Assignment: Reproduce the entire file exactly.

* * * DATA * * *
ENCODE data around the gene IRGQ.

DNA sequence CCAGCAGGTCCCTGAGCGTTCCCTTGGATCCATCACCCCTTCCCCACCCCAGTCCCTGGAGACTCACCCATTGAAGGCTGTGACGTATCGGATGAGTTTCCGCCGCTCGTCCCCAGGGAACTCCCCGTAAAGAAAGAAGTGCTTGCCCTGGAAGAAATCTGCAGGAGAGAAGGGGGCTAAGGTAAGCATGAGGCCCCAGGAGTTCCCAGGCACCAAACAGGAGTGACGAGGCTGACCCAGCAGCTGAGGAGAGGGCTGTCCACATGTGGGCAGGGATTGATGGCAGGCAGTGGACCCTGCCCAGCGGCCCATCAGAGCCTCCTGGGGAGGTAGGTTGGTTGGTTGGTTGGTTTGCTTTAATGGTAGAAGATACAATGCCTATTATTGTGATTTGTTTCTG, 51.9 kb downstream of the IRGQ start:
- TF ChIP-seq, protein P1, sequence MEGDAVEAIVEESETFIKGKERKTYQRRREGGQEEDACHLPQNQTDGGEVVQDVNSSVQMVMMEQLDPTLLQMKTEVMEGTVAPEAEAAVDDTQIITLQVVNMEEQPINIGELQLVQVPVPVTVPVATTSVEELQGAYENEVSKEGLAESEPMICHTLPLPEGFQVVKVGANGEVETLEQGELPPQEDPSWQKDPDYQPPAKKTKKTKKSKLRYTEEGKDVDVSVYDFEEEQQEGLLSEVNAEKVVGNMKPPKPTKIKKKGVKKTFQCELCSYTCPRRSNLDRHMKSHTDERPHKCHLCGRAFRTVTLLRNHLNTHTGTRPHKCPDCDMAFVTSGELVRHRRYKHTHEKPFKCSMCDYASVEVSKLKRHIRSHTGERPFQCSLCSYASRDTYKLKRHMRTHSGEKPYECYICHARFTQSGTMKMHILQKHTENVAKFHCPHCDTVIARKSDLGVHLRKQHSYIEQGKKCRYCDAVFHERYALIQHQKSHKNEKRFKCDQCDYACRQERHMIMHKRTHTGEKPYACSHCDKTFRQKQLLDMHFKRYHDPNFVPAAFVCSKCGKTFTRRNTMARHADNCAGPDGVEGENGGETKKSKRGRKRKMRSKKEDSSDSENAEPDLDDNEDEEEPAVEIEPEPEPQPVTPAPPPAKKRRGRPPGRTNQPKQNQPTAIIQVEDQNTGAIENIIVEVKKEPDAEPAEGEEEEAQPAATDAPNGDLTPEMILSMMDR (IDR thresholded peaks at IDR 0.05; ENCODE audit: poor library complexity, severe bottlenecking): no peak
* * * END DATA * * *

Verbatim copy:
ENCODE data around the gene IRGQ.

DNA sequence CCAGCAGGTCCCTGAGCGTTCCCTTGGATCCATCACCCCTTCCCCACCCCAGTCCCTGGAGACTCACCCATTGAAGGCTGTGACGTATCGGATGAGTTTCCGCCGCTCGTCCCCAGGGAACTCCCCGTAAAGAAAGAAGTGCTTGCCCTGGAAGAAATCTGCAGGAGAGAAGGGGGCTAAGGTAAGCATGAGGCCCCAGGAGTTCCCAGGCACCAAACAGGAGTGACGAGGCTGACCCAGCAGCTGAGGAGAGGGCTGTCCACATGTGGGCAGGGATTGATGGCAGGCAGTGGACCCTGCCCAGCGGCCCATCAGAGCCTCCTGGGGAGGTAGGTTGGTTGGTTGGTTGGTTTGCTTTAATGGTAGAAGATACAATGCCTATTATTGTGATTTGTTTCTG, 51.9 kb downstream of the IRGQ start:
- TF ChIP-seq, protein P1, sequence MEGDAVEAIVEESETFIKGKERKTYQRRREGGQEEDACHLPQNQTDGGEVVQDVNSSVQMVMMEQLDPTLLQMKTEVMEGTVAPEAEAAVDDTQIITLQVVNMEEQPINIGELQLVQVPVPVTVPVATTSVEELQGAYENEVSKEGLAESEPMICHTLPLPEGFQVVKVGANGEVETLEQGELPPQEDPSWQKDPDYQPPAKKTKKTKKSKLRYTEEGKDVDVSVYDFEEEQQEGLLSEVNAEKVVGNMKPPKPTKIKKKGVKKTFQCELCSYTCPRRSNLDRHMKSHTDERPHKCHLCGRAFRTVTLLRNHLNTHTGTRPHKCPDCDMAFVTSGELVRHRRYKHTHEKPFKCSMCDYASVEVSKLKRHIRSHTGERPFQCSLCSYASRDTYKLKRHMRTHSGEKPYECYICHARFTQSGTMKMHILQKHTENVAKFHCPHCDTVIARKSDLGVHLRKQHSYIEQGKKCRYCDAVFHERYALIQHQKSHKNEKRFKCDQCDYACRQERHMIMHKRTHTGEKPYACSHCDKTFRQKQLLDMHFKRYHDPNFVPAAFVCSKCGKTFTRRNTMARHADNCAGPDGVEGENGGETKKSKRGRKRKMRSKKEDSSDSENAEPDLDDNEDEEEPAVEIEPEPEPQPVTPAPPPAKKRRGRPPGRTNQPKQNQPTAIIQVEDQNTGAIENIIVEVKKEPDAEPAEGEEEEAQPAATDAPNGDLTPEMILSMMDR (IDR thresholded peaks at IDR 0.05; ENCODE audit: poor library complexity, severe bottlenecking): no peak